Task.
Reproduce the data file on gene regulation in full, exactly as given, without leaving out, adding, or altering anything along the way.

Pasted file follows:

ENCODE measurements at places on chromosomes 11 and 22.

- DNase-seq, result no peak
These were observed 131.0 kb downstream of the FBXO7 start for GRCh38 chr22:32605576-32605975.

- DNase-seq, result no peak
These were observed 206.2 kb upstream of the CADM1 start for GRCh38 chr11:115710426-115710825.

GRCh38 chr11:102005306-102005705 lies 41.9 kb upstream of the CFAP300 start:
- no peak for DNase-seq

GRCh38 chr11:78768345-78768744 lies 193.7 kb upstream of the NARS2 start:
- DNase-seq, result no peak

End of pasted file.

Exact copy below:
ENCODE measurements at places on chromosomes 11 and 22.

- DNase-seq, result no peak
These were observed 131.0 kb downstream of the FBXO7 start for GRCh38 chr22:32605576-32605975.

- DNase-seq, result no peak
These were observed 206.2 kb upstream of the CADM1 start for GRCh38 chr11:115710426-115710825.

GRCh38 chr11:102005306-102005705 lies 41.9 kb upstream of the CFAP300 start:
- no peak for DNase-seq

GRCh38 chr11:78768345-78768744 lies 193.7 kb upstream of the NARS2 start:
- DNase-seq, result no peak